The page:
How To Save Money On Your Mortgage By Altering Your Payments

Last week I wrote about why buying a home in your youth isn’t necessarily the best course of action. But what if you have already purchased a home or are planning to in the near future? Luckily there are strategies you can use to potentially save thousands of dollars over the length of the mortgage!


I remember the first time I saw the amortization schedule for a mortgage. I was blown away!

An amortization schedule is a long financial statement included in the loan document that shows all the payments you’ll make over the course of the loan. It also includes the total amount of principal and interest you will pay.

Over the course of a 30-year mortgage, it isn’t uncommon for the total you pay the bank, including interest, to amount to DOUBLE the purchase price.

tweet this

This can have a big drag on your ability to build wealth over the course of your life. So how can you minimize this?

Luckily, there are some interesting strategies you can potentially use.


In the book, “The Banker’s Secret” by Marc Eisenson, he discusses a strategy called “pocket-change prepayments.” The concept is based on making additional principal payments each month to decrease the amount of interest you pay over the life of the loan. By doing this you also shorten the length of the loan, meaning you make payments for a shorter period of time.

Making principal payments isn’t a groundbreaking concept. People have been talking about it for a long time. In fact, Mr. Eisenson’s book was published in 1990!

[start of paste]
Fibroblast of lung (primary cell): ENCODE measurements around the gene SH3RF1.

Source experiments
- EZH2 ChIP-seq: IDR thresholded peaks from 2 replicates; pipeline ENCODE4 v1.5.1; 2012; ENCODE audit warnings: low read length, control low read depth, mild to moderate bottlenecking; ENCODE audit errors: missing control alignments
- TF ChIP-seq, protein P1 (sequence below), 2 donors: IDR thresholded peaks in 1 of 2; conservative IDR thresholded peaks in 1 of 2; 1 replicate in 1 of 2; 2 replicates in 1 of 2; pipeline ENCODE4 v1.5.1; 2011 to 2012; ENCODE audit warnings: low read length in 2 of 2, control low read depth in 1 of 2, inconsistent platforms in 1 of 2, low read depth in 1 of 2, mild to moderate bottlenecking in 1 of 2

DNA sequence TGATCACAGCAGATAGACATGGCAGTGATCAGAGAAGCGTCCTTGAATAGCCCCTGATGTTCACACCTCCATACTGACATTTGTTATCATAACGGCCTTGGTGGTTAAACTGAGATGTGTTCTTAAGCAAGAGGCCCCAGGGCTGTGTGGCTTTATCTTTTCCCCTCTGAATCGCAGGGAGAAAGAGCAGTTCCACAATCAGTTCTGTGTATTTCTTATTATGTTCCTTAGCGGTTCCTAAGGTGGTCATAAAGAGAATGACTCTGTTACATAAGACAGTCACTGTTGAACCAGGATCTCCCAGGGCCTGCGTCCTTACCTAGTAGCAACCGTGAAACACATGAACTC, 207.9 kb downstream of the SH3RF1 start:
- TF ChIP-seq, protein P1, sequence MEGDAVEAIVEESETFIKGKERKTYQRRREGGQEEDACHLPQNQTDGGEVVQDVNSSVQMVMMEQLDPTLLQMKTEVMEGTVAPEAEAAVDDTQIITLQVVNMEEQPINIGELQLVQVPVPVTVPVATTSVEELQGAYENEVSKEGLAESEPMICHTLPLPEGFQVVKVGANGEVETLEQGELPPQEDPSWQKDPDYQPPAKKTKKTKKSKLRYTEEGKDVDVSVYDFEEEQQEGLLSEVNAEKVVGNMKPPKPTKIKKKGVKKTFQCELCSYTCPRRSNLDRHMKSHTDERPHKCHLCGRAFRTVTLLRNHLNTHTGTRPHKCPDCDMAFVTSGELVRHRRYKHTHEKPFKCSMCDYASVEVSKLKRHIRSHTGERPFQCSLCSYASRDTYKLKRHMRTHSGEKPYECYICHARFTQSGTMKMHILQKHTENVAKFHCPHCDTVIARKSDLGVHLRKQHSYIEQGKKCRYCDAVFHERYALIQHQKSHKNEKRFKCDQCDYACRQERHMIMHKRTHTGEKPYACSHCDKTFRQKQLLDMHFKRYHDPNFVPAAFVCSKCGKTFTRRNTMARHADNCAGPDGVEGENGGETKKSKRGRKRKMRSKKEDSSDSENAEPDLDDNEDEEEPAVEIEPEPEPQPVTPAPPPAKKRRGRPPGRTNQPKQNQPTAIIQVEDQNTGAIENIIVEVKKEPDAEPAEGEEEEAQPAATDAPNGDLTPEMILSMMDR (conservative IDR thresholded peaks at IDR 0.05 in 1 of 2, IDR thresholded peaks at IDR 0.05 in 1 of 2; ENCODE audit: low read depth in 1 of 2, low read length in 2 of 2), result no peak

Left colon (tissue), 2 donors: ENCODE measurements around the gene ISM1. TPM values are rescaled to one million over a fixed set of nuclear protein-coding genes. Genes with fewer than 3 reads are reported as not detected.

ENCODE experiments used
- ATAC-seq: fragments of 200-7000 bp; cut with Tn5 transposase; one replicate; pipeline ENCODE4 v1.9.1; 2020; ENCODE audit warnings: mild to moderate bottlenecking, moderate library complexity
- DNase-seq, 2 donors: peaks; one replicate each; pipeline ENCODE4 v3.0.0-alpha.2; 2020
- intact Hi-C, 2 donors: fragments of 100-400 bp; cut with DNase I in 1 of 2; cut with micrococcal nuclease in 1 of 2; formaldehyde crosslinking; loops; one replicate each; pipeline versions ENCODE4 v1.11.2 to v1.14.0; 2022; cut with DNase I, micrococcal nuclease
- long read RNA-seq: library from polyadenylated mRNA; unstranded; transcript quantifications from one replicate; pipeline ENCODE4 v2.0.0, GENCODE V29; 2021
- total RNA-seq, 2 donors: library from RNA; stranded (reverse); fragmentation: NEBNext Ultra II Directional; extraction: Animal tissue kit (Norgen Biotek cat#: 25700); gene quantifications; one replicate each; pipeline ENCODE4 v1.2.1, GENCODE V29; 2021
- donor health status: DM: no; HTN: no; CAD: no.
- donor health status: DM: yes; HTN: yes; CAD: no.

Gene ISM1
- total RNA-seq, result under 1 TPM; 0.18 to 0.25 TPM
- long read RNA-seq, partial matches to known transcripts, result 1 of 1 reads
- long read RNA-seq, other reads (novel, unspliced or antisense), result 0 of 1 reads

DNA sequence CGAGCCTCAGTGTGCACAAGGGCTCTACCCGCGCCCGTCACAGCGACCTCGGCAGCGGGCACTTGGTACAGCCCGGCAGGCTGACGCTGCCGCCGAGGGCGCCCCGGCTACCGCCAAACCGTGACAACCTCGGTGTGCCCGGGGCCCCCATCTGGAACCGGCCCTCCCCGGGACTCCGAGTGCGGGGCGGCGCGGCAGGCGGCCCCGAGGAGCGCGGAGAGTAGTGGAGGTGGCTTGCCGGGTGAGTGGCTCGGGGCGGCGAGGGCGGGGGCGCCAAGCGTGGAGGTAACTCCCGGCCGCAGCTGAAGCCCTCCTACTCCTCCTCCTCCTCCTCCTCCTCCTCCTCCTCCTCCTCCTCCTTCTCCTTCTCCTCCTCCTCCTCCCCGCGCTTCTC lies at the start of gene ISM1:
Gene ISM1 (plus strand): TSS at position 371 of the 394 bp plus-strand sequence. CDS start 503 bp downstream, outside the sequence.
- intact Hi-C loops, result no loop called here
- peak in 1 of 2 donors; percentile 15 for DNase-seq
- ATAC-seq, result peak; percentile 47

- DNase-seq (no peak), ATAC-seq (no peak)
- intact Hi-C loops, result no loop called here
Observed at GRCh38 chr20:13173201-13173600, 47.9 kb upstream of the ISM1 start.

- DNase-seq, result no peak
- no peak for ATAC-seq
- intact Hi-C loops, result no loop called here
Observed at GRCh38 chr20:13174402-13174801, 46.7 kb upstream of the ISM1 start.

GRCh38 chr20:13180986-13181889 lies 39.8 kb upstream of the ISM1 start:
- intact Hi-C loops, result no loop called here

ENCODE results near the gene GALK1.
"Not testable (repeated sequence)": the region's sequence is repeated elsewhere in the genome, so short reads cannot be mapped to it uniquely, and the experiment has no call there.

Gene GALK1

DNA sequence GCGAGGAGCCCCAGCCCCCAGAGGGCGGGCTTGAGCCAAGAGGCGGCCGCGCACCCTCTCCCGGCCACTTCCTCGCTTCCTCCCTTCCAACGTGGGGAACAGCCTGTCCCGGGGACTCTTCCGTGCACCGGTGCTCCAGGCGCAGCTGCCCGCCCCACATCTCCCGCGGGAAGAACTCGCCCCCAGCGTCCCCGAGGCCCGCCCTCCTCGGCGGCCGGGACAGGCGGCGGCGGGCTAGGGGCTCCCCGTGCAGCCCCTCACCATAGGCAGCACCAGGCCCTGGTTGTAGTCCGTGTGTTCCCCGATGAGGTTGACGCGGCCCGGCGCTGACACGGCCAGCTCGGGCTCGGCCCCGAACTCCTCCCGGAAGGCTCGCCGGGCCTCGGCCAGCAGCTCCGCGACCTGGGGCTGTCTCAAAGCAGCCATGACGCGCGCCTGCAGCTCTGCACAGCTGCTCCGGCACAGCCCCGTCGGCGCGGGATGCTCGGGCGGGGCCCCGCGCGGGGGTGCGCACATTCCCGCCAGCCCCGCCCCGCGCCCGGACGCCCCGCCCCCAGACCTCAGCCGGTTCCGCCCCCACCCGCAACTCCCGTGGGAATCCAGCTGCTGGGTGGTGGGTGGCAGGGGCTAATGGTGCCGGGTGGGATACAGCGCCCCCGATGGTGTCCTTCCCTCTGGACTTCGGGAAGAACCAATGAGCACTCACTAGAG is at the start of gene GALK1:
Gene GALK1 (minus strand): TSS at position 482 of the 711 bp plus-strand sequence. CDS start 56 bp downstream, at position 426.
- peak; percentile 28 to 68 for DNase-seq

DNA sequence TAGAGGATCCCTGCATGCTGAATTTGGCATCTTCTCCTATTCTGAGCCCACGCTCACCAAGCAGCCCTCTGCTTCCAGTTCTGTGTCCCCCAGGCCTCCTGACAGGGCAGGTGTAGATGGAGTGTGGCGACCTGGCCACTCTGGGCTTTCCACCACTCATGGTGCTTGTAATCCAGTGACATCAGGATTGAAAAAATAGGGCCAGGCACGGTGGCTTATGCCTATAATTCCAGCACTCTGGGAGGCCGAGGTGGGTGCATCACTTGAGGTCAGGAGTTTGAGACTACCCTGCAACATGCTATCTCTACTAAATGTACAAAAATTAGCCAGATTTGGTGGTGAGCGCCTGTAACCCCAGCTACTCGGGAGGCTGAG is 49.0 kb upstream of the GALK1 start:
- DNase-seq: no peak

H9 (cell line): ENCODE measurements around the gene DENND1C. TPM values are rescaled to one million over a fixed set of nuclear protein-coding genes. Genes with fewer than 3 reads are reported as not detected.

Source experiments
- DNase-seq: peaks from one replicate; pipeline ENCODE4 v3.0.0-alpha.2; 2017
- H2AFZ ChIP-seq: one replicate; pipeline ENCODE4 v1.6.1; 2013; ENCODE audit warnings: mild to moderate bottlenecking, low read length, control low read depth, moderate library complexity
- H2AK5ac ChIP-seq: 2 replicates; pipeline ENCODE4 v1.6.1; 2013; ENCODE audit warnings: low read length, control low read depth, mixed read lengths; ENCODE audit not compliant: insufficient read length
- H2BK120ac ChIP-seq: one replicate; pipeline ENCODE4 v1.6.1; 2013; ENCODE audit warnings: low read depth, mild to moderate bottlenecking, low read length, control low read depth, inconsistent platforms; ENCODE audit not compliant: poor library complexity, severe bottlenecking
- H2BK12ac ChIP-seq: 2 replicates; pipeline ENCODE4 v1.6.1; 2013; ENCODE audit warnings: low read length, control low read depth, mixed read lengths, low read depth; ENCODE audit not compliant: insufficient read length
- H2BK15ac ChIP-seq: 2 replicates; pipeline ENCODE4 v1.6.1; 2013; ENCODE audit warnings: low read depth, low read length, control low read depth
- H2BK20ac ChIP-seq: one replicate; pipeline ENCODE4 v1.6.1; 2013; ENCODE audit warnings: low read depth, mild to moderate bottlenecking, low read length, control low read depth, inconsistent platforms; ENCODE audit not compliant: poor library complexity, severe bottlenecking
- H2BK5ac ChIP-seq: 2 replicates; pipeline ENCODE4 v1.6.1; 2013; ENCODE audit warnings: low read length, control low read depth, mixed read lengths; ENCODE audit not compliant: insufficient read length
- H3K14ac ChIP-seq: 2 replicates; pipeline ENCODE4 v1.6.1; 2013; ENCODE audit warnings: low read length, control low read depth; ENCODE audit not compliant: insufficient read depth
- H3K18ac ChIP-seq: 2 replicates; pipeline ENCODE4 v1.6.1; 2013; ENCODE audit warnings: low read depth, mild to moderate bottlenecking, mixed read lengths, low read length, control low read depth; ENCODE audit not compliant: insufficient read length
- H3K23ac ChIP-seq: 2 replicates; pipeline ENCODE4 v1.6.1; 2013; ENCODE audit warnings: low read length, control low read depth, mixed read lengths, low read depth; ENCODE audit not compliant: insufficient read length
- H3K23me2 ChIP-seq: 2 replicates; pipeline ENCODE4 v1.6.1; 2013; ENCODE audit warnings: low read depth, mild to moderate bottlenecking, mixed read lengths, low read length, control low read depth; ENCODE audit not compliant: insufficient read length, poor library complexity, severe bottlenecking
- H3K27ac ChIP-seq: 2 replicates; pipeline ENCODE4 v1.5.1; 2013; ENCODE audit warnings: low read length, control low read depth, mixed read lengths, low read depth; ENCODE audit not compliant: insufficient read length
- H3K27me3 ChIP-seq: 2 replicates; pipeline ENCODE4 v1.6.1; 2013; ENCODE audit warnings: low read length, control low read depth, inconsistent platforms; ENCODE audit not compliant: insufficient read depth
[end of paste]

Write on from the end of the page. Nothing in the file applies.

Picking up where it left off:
What is interesting is HOW MUCH you can potentially save by doing this.

There are two main strategies to implement:

1. Send extra money to pay down your principal faster.

In this scenario you will have to come up with more money each pay period, but this will have a significant affect on your savings.

2. Set up your payments to debit bi-weekly instead of monthly.

In this scenario you will be making more payments throughout the year (Although they will be for a smaller amount), which will increase your total annual payment.

  • Monthly: 12 Payments
  • Bi-Monthly: 24 Payments
  • Bi-Weekly: 26 Payments*

*Two extra payments each year


Let’s look at an example:

(For the below example, I’ve eliminated taxes and insurance to focus solely on the loan numbers and to account for differences from one part of the country to the next.)

Let’s assume you buy a home with the following numbers:

Your monthly payment would be $955.09. The total interest you would pay over the course of the loan would be $141,830.87, bringing the total cost of the home to $394,330.87.

In this scenario you will have paid over 56% more than the actual price of the home.

Bear in mind, this is with mortgage rates near all-time lows.


In the first strategy you pay extra on the principal. If we pick $100 extra per month as our agreed upon amount, what would happen?

  • Interest Savings: Over $26,000
  • Time Savings: 4 years and 10 months less of payments

Not bad!


You’ll remember that in this strategy we are looking to make payments more frequently. So, instead of making a once-a-month payment of $955.09, you pay $477.54 every two weeks.

The key is to make sure your bank allows this and to make sure they are properly crediting the payments so they amortize on this new schedule. You don’t want them to hold your money until the end of each month and then credit it all at once as if you had made only one payment. This won’t provide you any benefit.

So, what would happen in this scenario?

  • Interest Savings: $22,771
  • Time Savings: 4 years and 1 month less of payments

These savings come from a relatively small increase in payments and a very low interest rate. For those with more expensive homes and higher interest rates, the positive effect will be even greater.


This same principal can also be applied to other forms of debt, including credit cards, auto loans, and student loans.

So start crunching the numbers and see how much you can save!

Capably Yours,

10 Tools to Simplify Your Financial Life
10 Tools to Simplify Your Financial Life
SUBSCRIBE: Get updates and grab your copy of our free guide, “10 Tools To Simplify Your Financial Life”